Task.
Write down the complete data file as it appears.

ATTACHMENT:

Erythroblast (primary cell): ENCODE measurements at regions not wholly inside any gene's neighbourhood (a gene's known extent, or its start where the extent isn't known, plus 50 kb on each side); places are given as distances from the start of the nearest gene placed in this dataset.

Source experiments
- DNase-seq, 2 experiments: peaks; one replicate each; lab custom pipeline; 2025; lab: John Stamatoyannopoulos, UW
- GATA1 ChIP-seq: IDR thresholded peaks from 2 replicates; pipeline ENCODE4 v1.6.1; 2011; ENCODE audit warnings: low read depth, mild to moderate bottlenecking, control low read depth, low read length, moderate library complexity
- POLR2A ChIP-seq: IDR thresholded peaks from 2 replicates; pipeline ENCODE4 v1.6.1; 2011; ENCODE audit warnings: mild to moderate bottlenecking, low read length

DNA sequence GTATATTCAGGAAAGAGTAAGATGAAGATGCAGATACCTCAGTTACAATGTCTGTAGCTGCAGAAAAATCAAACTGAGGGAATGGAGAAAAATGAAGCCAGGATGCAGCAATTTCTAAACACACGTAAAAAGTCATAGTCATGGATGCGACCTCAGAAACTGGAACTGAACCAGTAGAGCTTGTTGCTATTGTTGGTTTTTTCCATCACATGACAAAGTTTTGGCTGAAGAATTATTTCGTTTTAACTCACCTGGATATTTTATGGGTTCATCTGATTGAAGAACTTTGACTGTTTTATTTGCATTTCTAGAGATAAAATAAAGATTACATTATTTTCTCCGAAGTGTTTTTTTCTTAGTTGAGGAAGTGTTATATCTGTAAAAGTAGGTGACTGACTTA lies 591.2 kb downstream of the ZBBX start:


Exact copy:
Erythroblast (primary cell): ENCODE measurements at regions not wholly inside any gene's neighbourhood (a gene's known extent, or its start where the extent isn't known, plus 50 kb on each side); places are given as distances from the start of the nearest gene placed in this dataset.

Source experiments
- DNase-seq, 2 experiments: peaks; one replicate each; lab custom pipeline; 2025; lab: John Stamatoyannopoulos, UW
- GATA1 ChIP-seq: IDR thresholded peaks from 2 replicates; pipeline ENCODE4 v1.6.1; 2011; ENCODE audit warnings: low read depth, mild to moderate bottlenecking, control low read depth, low read length, moderate library complexity
- POLR2A ChIP-seq: IDR thresholded peaks from 2 replicates; pipeline ENCODE4 v1.6.1; 2011; ENCODE audit warnings: mild to moderate bottlenecking, low read length

DNA sequence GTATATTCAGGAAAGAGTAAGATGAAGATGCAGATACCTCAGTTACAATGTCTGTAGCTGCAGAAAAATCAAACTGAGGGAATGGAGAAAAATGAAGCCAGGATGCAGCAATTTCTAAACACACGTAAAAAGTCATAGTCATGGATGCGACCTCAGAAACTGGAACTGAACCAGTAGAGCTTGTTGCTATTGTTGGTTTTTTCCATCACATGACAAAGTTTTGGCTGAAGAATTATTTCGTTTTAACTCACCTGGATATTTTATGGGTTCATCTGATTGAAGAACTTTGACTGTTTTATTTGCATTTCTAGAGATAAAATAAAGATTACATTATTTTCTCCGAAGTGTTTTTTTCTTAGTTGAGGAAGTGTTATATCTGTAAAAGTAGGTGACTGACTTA lies 591.2 kb downstream of the ZBBX start: